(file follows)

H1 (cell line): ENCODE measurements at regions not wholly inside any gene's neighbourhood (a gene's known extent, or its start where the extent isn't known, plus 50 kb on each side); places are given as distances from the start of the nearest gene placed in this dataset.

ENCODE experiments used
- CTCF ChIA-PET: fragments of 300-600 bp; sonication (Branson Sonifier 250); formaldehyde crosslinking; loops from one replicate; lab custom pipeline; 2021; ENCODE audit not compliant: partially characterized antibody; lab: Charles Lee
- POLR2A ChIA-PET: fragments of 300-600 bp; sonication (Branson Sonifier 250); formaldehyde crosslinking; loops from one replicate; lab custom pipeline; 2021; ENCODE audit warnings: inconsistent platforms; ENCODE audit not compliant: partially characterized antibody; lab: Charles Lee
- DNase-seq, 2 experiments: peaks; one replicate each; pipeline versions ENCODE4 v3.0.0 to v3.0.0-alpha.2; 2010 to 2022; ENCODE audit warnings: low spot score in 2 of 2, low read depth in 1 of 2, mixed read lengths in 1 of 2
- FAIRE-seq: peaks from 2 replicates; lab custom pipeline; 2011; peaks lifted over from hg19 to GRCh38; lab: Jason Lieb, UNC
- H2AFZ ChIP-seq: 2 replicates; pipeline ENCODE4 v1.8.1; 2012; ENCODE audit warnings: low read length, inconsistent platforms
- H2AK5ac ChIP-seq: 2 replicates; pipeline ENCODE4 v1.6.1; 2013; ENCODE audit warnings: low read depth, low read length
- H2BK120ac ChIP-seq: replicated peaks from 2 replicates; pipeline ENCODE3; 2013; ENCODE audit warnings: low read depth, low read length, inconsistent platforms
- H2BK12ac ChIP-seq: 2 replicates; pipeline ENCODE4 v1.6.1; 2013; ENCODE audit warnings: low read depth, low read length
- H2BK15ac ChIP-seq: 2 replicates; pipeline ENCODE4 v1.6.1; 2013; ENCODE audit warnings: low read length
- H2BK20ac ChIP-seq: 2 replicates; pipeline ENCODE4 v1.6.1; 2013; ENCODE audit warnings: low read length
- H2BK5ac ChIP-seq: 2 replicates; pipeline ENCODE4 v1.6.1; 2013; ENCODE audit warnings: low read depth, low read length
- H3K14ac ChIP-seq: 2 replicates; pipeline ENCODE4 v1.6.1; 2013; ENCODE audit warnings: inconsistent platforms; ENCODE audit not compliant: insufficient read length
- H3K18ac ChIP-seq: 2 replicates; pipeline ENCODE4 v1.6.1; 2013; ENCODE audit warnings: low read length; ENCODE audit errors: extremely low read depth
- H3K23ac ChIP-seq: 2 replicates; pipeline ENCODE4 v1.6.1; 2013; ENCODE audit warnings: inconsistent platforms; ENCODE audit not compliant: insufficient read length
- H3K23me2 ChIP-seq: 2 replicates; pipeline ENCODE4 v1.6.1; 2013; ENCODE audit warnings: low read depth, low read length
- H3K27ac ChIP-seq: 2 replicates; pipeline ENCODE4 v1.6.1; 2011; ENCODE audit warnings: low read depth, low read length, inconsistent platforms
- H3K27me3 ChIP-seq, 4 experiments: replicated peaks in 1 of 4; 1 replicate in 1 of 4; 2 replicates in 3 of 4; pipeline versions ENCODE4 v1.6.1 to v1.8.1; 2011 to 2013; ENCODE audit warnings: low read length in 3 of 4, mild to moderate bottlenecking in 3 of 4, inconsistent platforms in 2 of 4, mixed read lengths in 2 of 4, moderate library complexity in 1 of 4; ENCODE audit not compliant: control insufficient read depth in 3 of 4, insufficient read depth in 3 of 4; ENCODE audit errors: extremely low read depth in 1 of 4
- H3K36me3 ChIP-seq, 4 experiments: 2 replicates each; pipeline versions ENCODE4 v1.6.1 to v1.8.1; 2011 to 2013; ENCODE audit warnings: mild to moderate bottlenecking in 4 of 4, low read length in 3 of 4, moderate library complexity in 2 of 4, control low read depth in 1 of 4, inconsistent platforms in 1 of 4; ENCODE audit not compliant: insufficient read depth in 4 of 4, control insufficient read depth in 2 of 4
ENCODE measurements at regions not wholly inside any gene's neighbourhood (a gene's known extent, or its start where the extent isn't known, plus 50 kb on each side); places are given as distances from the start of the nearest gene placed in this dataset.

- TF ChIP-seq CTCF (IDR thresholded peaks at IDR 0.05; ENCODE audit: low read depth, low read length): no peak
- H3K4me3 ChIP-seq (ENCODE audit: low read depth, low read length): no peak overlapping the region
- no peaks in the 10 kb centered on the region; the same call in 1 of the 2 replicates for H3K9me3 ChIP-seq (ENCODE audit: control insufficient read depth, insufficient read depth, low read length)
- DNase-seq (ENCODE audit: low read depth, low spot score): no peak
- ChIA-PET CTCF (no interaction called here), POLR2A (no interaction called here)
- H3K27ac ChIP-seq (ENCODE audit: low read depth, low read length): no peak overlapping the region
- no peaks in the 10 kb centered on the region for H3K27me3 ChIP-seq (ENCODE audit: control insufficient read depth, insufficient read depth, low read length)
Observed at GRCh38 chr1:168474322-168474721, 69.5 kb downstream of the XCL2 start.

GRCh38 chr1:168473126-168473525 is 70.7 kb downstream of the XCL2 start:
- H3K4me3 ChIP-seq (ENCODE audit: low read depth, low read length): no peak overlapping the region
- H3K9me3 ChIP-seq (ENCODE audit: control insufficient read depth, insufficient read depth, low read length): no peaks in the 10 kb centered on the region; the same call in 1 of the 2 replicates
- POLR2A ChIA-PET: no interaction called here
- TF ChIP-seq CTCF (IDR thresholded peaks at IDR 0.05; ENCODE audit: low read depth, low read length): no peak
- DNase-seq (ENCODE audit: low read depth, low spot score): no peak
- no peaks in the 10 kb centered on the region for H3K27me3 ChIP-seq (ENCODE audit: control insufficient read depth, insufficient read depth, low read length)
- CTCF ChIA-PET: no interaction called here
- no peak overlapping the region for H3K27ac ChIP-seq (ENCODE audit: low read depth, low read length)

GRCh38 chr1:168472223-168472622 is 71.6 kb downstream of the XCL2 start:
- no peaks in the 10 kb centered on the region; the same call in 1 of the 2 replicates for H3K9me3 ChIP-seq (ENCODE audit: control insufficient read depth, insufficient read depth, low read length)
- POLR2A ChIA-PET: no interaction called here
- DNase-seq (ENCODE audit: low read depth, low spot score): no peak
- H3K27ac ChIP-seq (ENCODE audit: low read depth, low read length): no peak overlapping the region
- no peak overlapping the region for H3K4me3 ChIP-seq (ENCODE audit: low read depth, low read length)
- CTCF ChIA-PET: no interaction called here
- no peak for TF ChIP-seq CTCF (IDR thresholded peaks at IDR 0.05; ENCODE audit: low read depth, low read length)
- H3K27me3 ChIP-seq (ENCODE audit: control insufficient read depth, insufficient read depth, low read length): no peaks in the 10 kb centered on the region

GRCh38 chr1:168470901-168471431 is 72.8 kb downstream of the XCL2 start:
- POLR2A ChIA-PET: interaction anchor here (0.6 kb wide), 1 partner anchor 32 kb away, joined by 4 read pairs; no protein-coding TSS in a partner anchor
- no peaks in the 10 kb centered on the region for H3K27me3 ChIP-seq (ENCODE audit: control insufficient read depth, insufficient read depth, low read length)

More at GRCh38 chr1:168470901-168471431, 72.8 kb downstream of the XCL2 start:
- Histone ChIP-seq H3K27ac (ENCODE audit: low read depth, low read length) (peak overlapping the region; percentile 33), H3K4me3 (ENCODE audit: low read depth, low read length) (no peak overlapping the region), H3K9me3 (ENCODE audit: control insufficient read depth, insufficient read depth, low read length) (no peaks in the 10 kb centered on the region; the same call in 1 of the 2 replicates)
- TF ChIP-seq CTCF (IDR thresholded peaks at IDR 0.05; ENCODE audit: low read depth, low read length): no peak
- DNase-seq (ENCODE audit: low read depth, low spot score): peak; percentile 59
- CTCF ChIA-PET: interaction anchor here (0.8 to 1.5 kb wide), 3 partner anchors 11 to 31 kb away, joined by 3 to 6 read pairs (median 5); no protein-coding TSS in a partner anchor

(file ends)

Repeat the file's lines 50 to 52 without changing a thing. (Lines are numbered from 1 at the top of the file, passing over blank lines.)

- no peaks in the 10 kb centered on the region for H3K27me3 ChIP-seq (ENCODE audit: control insufficient read depth, insufficient read depth, low read length)

More at GRCh38 chr1:168470901-168471431, 72.8 kb downstream of the XCL2 start:
- Histone ChIP-seq H3K27ac (ENCODE audit: low read depth, low read length) (peak overlapping the region; percentile 33), H3K4me3 (ENCODE audit: low read depth, low read length) (no peak overlapping the region), H3K9me3 (ENCODE audit: control insufficient read depth, insufficient read depth, low read length) (no peaks in the 10 kb centered on the region; the same call in 1 of the 2 replicates)